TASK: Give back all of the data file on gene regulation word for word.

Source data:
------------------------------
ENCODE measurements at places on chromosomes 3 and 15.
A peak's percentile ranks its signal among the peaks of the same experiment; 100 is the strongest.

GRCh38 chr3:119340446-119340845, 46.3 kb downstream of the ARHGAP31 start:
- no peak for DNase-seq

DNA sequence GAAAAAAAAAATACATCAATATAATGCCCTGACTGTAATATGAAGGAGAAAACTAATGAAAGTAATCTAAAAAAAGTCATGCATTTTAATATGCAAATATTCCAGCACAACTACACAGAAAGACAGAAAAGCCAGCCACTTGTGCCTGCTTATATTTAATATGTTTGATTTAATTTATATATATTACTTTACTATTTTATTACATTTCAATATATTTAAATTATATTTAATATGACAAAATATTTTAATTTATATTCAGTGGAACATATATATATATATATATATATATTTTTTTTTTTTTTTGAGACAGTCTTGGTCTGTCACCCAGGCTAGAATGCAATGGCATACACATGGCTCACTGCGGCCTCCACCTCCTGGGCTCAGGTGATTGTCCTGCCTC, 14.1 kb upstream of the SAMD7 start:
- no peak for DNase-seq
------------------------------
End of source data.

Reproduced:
ENCODE measurements at places on chromosomes 3 and 15.
A peak's percentile ranks its signal among the peaks of the same experiment; 100 is the strongest.

GRCh38 chr3:119340446-119340845, 46.3 kb downstream of the ARHGAP31 start:
- no peak for DNase-seq

DNA sequence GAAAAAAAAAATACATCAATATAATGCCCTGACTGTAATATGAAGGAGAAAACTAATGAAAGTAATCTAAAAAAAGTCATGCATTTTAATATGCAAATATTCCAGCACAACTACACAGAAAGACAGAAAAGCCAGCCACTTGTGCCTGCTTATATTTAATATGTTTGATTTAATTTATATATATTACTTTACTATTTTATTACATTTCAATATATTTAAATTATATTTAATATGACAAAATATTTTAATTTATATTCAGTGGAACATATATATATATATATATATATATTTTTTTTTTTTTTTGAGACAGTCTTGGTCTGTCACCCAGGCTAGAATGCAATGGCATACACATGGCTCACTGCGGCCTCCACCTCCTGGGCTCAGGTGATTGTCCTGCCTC, 14.1 kb upstream of the SAMD7 start:
- no peak for DNase-seq